LORAN-C Infrastructure & E-LORAN
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LORAN-C was a ground-based navigation system operated by the U.S. Coast Guard. In May 2009, President Obama declared the system obsolete and announced plans to terminate it.
That year, Congress debated whether to retain and upgrade the LORAN-C infrastructure to become E-LORAN, a national backup to GPS. In October 2009, Congress enacted a DHS appropriations measure allowing LORAN-C termination. The Coast Guard began shutting it down in February 2010 (learn more at USCG.gov).
In February 2014, the House transportation committee reopened the topic during a hearing on navigation aids (learn more) and the markup of the 2014 Coast Guard act.
National Positioning, Navigation, and Timing Resilience and Security Act of 2016
Updated Rep. Duncan Hunter reintroduced this legislation on September 9, 2016, as an element of H.R. 5978, the Coast Guard and Maritime Transportation Amendments Act of 2016. Section 106 of the bill, titled "Backup Global Positioning System", proposes that:
Subject to the availability of appropriations, the Commandant of the Coast Guard, in consultation with the Secretary of Transportation, shall provide for the establishment, sustainment, and operation of a reliable land-based enhanced LORAN, or eLORAN, positioning, navigation, and timing system to provide a complement to and backup for the Global Positioning System (in this section referred to as 'GPS') to ensure the availability of uncorrupted and nondegraded positioning, navigation, and timing signals for military and civilian users in the event that GPS signals are corrupted, degraded, unreliable, or otherwise unavailable. View source
New The bill passed the House Transportation and Infrastructure Committee on September 14, 2016, following a September 7 hearing on federal maritime navigation programs. View hearing info at house.gov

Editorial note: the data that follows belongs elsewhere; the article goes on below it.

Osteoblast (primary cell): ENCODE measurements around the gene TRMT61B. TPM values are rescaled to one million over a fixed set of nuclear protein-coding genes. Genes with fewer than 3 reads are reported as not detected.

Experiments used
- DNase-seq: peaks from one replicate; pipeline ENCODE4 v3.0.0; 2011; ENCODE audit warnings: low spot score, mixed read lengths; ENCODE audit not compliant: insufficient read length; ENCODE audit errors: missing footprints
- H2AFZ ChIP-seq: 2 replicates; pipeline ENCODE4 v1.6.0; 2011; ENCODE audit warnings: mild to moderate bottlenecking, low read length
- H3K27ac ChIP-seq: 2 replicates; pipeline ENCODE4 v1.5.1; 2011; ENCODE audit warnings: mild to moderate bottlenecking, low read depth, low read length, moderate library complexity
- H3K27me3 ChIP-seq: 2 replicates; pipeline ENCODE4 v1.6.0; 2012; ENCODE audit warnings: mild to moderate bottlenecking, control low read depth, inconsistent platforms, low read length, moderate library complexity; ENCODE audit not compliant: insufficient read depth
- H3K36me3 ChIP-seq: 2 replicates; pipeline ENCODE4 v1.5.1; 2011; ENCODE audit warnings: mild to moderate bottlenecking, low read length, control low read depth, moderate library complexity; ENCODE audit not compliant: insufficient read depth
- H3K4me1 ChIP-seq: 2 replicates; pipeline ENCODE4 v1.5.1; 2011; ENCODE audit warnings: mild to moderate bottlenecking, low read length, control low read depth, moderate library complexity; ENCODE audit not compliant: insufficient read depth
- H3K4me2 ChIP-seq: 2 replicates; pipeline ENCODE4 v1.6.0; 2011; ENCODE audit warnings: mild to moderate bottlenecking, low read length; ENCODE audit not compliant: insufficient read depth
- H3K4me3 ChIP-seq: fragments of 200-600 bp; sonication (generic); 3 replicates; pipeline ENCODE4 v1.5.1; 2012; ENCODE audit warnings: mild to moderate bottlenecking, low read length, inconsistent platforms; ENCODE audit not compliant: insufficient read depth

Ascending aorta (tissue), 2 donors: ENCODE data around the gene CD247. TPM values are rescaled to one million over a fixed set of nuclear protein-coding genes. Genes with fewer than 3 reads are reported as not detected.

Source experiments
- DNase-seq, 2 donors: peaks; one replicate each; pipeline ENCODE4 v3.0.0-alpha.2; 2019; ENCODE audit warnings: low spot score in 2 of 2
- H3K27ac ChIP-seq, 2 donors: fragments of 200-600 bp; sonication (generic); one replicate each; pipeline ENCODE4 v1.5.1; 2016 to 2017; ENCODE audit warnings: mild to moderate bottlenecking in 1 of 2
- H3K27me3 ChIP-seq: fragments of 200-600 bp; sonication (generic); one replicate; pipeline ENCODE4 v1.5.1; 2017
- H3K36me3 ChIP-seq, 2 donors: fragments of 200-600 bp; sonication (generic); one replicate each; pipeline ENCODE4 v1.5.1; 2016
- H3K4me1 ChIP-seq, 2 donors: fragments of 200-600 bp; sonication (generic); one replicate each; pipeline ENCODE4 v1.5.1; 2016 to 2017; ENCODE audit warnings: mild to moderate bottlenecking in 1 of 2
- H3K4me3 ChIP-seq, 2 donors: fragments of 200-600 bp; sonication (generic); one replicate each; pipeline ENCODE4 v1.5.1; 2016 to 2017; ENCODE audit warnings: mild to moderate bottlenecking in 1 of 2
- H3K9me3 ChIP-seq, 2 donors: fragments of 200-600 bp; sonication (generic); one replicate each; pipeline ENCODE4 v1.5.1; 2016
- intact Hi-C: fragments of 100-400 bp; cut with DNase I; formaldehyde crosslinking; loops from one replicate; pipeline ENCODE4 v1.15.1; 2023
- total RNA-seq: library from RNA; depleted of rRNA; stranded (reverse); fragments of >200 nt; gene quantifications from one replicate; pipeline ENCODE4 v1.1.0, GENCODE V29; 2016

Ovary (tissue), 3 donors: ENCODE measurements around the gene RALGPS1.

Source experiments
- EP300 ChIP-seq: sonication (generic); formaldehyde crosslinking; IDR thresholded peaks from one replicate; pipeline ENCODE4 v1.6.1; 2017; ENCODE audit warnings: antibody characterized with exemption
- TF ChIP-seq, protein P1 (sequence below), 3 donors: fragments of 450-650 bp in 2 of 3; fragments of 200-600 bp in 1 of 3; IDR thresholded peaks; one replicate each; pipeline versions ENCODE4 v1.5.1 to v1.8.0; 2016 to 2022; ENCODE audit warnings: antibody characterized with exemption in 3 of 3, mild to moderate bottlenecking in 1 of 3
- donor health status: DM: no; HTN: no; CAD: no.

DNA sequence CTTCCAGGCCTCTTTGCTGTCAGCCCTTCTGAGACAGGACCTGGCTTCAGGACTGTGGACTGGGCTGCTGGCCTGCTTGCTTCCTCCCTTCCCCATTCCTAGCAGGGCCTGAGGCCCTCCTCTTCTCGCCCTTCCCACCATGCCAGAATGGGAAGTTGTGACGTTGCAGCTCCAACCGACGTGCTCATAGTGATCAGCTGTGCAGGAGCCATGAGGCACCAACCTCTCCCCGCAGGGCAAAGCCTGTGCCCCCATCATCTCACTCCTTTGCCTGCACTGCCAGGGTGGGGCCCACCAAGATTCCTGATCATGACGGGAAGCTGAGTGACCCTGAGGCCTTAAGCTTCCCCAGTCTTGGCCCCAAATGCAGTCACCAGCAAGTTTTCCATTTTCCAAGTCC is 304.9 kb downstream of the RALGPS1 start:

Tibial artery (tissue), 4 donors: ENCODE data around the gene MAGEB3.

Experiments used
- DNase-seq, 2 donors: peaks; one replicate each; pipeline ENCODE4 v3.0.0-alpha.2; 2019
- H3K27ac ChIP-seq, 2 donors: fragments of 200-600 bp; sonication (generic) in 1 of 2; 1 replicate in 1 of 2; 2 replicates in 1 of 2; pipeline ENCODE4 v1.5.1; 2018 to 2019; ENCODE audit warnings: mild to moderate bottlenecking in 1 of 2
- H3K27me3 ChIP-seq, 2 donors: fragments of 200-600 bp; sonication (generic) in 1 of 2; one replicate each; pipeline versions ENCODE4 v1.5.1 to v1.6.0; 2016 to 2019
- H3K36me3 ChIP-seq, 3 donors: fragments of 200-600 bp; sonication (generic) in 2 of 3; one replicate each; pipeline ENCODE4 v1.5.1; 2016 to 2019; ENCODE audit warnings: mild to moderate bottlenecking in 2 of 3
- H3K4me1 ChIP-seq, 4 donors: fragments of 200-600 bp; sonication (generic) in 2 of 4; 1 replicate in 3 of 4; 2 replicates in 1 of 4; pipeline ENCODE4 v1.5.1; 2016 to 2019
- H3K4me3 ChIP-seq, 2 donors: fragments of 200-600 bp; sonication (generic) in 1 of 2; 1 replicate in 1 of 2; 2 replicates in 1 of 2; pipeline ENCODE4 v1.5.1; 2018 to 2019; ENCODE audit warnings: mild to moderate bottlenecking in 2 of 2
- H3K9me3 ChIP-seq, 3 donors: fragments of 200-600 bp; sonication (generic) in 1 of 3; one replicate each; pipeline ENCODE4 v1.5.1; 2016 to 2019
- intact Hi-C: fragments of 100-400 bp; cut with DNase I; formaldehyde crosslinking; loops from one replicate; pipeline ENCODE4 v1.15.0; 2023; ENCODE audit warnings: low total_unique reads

Both Rep. Hunter and Rep. John Garamendi introduced earlier versions of this legislation in H.R. 5531 (2016) and H.R. 1678 (2015). Neither bill saw movement after referral to committee.
Coast Guard Authorization Act of 2015
President Obama signed this act into law on February 8, 2016.View law (PDF)
Section 610 provides guidance and authority concerning "Disposition of Infrastructure Related to E-LORAN". It repeals and replaces the previous guidance enacted in Section 229 of the Howard Coble Coast Guard and Maritime Transportation Act of 2014 (See below).
Section 610 also amends the statutory authorities of the Coast Guard Commandant codified at 14 U.S.C. § 93(a) (view text at house.gov) to include:
(25) enter into cooperative agreements, contracts, and other agreements with Federal entities and other public or private entities, including academic entities, to develop a positioning, navigation, and timing system to provide redundant capability in the event Global Positioning System signals are disrupted, which may consist of an enhanced LORAN system.
Howard Coble Coast Guard and Maritime Transportation Act of 2014
President Obama signed this act into law on December 18, 2014.View law (PDF)
Section 229 ("E-LORAN") provides that, "The Secretary of the department in which the Coast Guard is operating may not carry out activities related to the dismantling or disposal of infrastructure that supported the former LORAN system until the later of...."
The provision originated with the House transportation committee (View source, PDF).
Department of Homeland Security Appropriations Act, 2010
President Obama signed this act into law on October 28, 2009.View law (PDF)
Section 559 allows termination of LORAN-C and decommissioning of the infrastructure after:
- The Coast Guard Commandant certifies the termination will not adversely impact maritime safety; and
- The Secretary of Homeland Security certifies the LORAN-C infrastructure is not needed as a backup to GPS or to meet any other federal navigation requirement.
Coast Guard Authorization Act of 2010
President Obama signed this act into law on October 15, 2010.View law (PDF)
Section 219 directs the Secretary of Homeland Security to conclude a study of whether a single, domestic system is needed as a backup navigation system to GPS.
Earlier versions of the legislation in the House (view source, congress.gov) and Senate (view source, congress.gov) included specific provisions on E-LORAN, but these were dropped after passage of the law allowing LORAN-C termination.
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